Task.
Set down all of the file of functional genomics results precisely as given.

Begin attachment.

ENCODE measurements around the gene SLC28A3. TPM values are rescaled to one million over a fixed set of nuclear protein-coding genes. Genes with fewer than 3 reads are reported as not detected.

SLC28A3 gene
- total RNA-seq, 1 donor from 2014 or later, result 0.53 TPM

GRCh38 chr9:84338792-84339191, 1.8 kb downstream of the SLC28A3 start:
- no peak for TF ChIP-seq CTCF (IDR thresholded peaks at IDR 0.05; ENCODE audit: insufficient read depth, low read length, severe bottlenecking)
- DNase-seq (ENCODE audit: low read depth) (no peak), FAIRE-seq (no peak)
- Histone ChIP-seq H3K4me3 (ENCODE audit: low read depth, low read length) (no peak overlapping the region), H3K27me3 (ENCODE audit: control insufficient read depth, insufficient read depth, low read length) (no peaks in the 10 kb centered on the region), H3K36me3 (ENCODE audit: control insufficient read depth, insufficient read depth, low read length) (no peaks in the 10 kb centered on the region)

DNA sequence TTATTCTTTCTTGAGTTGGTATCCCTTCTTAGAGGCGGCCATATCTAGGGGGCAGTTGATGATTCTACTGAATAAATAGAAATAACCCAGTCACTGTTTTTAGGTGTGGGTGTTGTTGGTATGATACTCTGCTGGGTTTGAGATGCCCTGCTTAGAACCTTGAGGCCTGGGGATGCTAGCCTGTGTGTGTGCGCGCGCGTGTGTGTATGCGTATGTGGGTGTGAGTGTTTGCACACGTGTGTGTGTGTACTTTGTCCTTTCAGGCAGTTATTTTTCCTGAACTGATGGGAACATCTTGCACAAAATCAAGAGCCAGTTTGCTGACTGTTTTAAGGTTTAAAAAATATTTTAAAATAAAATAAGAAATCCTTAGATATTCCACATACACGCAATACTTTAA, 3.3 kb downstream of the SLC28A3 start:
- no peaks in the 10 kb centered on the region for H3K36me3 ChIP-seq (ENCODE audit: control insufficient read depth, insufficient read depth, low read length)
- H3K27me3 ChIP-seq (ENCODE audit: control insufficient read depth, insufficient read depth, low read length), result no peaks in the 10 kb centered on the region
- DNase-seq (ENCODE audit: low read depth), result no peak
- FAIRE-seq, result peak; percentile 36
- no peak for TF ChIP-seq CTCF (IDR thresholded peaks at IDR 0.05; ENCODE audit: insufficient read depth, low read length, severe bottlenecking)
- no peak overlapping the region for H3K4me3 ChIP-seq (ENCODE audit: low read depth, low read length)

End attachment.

ENCODE measurements around the gene SLC28A3. TPM values are rescaled to one million over a fixed set of nuclear protein-coding genes. Genes with fewer than 3 reads are reported as not detected.

SLC28A3 gene
- total RNA-seq, 1 donor from 2014 or later, result 0.53 TPM

GRCh38 chr9:84338792-84339191, 1.8 kb downstream of the SLC28A3 start:
- no peak for TF ChIP-seq CTCF (IDR thresholded peaks at IDR 0.05; ENCODE audit: insufficient read depth, low read length, severe bottlenecking)
- DNase-seq (ENCODE audit: low read depth) (no peak), FAIRE-seq (no peak)
- Histone ChIP-seq H3K4me3 (ENCODE audit: low read depth, low read length) (no peak overlapping the region), H3K27me3 (ENCODE audit: control insufficient read depth, insufficient read depth, low read length) (no peaks in the 10 kb centered on the region), H3K36me3 (ENCODE audit: control insufficient read depth, insufficient read depth, low read length) (no peaks in the 10 kb centered on the region)

DNA sequence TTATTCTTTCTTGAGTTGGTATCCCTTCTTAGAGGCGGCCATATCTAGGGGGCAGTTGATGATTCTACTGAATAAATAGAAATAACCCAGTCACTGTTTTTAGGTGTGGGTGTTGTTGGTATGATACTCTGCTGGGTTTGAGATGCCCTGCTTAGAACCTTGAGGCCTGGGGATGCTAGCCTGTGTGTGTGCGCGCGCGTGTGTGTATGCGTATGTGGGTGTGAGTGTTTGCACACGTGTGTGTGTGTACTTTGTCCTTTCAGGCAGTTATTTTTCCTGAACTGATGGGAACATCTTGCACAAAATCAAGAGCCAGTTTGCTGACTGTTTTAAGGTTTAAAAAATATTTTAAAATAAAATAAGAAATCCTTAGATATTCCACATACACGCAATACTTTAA, 3.3 kb downstream of the SLC28A3 start:
- no peaks in the 10 kb centered on the region for H3K36me3 ChIP-seq (ENCODE audit: control insufficient read depth, insufficient read depth, low read length)
- H3K27me3 ChIP-seq (ENCODE audit: control insufficient read depth, insufficient read depth, low read length), result no peaks in the 10 kb centered on the region
- DNase-seq (ENCODE audit: low read depth), result no peak
- FAIRE-seq, result peak; percentile 36
- no peak for TF ChIP-seq CTCF (IDR thresholded peaks at IDR 0.05; ENCODE audit: insufficient read depth, low read length, severe bottlenecking)
- no peak overlapping the region for H3K4me3 ChIP-seq (ENCODE audit: low read depth, low read length)